“The question we asked ourselves was how to leverage the mobile revolution in Africa to help with the distribution of pharmaceuticals and assistance. And it turns out that in Africa, it was easier to launch it [the solution we developed]. Physicians are rather skeptical, as a rule, about new technologies. In Africa, on the other hand, they are generally open to novel ideas.
The first country to adopt the new technology is Zambia, where mobile clinics — each somewhat bigger than an average truck — go from village to village and provide medical care for thousands of patients. Using mPharma, physicians will be able to stay in touch with their patients even after moving to the next village.
According to Rockson, the biggest problem is the local bureaucracy. “I did not expect the chaos I encountered everywhere. Each pharmacist has his own way of doing things, and each hospital has its own procedures. There is no orderly system and no logic. Every country and each business needs individual adaptation.”
Rockson plans to set up a development center in Israel and recruit workers locally for mPharma. “Israel is favorably regarded in Africa. And Israel is way ahead on all the technologies we need — solar energy, agriculture, infrastructures, communications. Israel is the startup country. Africa is the startup continent.”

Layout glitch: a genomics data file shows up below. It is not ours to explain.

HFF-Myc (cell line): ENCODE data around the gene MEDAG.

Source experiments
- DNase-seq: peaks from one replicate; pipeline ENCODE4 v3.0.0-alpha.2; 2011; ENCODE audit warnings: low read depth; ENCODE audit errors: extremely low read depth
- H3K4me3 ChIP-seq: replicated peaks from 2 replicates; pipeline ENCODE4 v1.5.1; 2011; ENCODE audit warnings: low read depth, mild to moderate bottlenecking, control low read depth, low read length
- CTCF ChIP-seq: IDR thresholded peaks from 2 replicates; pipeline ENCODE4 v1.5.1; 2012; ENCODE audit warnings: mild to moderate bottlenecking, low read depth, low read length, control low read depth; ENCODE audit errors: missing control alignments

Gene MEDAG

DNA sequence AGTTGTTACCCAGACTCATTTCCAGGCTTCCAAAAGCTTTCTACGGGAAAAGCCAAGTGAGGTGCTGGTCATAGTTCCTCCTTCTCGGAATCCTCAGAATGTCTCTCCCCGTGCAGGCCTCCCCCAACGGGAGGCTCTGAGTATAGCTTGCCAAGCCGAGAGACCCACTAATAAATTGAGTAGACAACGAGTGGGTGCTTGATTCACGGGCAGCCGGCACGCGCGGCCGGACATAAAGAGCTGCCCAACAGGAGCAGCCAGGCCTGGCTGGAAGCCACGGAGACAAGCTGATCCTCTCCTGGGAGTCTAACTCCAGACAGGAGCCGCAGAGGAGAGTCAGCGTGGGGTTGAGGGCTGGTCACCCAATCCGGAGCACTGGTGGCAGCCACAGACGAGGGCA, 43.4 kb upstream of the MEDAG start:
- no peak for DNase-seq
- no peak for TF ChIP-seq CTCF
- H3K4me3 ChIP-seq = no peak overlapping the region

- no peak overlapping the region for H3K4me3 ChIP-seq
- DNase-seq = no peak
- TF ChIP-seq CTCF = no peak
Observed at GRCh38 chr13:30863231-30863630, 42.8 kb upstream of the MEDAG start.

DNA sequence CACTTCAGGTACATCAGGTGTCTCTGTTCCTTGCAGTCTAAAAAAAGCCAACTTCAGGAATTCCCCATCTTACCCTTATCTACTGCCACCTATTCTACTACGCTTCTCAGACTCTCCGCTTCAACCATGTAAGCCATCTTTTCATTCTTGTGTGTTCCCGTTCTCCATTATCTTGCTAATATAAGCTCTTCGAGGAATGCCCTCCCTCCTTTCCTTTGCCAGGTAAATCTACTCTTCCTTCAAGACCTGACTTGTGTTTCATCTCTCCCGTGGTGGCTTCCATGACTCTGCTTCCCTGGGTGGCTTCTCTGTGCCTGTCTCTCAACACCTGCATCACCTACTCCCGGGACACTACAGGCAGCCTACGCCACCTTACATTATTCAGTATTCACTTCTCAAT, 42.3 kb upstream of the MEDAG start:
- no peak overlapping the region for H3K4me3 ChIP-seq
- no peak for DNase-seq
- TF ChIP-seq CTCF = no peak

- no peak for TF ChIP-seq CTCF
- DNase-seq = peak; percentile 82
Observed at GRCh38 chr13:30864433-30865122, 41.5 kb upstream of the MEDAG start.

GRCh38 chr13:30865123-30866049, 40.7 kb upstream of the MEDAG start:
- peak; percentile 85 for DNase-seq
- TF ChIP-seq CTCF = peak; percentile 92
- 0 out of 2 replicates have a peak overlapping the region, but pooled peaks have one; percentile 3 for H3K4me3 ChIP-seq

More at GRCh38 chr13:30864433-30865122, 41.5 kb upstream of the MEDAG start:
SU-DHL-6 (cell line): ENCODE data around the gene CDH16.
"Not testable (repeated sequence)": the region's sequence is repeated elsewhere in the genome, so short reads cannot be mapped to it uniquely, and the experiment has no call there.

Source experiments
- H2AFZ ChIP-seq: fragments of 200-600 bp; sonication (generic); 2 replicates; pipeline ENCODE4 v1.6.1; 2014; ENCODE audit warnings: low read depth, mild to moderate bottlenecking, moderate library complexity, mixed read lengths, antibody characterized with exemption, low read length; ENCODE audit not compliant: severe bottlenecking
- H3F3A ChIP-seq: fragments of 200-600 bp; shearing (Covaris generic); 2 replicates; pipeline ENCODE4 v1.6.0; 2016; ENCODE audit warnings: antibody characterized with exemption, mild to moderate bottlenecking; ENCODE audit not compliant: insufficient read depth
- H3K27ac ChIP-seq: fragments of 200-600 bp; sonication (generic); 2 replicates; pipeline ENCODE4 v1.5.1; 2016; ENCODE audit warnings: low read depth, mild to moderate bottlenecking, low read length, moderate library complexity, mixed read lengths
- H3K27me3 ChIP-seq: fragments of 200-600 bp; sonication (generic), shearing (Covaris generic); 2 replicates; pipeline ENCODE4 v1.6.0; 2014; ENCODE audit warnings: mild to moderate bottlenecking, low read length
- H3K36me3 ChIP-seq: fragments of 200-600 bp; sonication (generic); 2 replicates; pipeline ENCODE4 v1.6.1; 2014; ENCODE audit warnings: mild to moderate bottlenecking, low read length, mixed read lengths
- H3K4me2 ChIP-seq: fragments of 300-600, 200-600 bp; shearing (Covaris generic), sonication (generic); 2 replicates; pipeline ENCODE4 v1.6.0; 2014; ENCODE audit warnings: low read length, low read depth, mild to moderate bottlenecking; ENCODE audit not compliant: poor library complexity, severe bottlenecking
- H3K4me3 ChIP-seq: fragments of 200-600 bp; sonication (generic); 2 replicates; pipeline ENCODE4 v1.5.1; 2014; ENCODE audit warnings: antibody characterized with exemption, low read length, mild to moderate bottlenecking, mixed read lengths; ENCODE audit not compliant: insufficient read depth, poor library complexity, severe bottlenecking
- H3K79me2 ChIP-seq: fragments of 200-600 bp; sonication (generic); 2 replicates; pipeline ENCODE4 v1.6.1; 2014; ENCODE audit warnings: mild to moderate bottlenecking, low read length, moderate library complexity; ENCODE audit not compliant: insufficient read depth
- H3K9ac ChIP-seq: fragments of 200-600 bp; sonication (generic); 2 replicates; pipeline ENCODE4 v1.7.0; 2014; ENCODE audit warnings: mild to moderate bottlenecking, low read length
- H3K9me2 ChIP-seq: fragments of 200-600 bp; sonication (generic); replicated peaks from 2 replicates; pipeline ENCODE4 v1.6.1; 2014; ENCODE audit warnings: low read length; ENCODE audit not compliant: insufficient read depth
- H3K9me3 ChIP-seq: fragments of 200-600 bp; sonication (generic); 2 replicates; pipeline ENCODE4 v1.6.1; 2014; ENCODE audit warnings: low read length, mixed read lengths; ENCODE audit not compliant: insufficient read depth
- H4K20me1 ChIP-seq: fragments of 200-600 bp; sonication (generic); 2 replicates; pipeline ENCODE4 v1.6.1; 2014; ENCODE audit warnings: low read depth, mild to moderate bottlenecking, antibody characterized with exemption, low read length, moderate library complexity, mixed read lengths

Several hundred participants
The cellular is currently generating a revolution in Africa. Thus, farmers can remotely check grain prices and decide what to plant next. And traders, faced with a situation where there are virtually no bank branches and bandits are attacking passersby on an almost daily basis, use the cellular to transfer funds to each other through text messages.
It is the significant challenge of developing technologies for Africa and the rest of the developing world that attracted hundreds of Israeli developers, engineers and entrepreneurs to take part in the hackathon. One of the entrepreneurs behind the project is Barak Goldstein, a partner in the investment fund and technology incubator Terra Ventures, which manages $50 million for investment in companies engaged in development for Third World countries.
“I have a warm spot in my heart for Africa,” Goldstein said. “In most cases, venture capital funds invest only in developed markets, as that’s where they believe the money is. However, there is a great potential in Africa. I am interested in investing in enterprises that have an impact — not just economically, but rather on our life and environment.”
Goldstein noted that he was surprised by the response. “I expected, at best, some several dozen people to show up for the event, but as it turned out, hundreds registered for participation. They all teamed up in groups before the event, discussed problems that could be solved, thought how to solve them and came up with all sorts of ideas. A solid community has thus come into being here.”
Continue reading this article by registering at no cost and get unlimited access to:
- The award-winning Middle East Lobbying - The Influence Game
- Archived articles
- Exclusive events
- The Week in Review
- Lobbying newsletter delivered weekly